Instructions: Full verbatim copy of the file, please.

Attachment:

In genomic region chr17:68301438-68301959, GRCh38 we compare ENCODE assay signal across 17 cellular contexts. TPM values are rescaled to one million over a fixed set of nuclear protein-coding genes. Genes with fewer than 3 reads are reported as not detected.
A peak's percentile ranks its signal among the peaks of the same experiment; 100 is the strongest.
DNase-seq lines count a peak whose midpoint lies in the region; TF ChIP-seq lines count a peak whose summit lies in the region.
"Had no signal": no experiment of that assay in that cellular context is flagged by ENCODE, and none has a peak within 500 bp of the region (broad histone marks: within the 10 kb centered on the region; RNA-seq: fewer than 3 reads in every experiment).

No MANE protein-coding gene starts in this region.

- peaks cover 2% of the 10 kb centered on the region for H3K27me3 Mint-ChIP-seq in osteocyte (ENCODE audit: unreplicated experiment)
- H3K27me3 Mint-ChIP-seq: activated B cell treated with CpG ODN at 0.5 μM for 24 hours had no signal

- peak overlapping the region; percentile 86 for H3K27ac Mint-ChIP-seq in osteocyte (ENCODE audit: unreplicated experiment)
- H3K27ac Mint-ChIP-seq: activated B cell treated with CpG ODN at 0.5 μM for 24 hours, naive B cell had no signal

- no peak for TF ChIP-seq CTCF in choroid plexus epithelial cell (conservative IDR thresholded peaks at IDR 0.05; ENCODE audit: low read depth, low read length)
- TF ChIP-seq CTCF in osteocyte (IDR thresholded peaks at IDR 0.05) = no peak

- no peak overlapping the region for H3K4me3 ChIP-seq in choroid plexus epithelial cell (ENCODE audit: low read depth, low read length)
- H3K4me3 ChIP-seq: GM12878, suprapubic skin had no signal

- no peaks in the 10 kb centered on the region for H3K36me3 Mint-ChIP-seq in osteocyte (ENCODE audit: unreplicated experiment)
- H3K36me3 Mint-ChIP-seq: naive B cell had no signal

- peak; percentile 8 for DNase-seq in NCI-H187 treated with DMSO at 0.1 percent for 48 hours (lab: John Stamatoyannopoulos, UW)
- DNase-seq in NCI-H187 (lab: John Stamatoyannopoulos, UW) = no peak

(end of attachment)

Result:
In genomic region chr17:68301438-68301959, GRCh38 we compare ENCODE assay signal across 17 cellular contexts. TPM values are rescaled to one million over a fixed set of nuclear protein-coding genes. Genes with fewer than 3 reads are reported as not detected.
A peak's percentile ranks its signal among the peaks of the same experiment; 100 is the strongest.
DNase-seq lines count a peak whose midpoint lies in the region; TF ChIP-seq lines count a peak whose summit lies in the region.
"Had no signal": no experiment of that assay in that cellular context is flagged by ENCODE, and none has a peak within 500 bp of the region (broad histone marks: within the 10 kb centered on the region; RNA-seq: fewer than 3 reads in every experiment).

No MANE protein-coding gene starts in this region.

- peaks cover 2% of the 10 kb centered on the region for H3K27me3 Mint-ChIP-seq in osteocyte (ENCODE audit: unreplicated experiment)
- H3K27me3 Mint-ChIP-seq: activated B cell treated with CpG ODN at 0.5 μM for 24 hours had no signal

- peak overlapping the region; percentile 86 for H3K27ac Mint-ChIP-seq in osteocyte (ENCODE audit: unreplicated experiment)
- H3K27ac Mint-ChIP-seq: activated B cell treated with CpG ODN at 0.5 μM for 24 hours, naive B cell had no signal

- no peak for TF ChIP-seq CTCF in choroid plexus epithelial cell (conservative IDR thresholded peaks at IDR 0.05; ENCODE audit: low read depth, low read length)
- TF ChIP-seq CTCF in osteocyte (IDR thresholded peaks at IDR 0.05) = no peak

- no peak overlapping the region for H3K4me3 ChIP-seq in choroid plexus epithelial cell (ENCODE audit: low read depth, low read length)
- H3K4me3 ChIP-seq: GM12878, suprapubic skin had no signal

- no peaks in the 10 kb centered on the region for H3K36me3 Mint-ChIP-seq in osteocyte (ENCODE audit: unreplicated experiment)
- H3K36me3 Mint-ChIP-seq: naive B cell had no signal

- peak; percentile 8 for DNase-seq in NCI-H187 treated with DMSO at 0.1 percent for 48 hours (lab: John Stamatoyannopoulos, UW)
- DNase-seq in NCI-H187 (lab: John Stamatoyannopoulos, UW) = no peak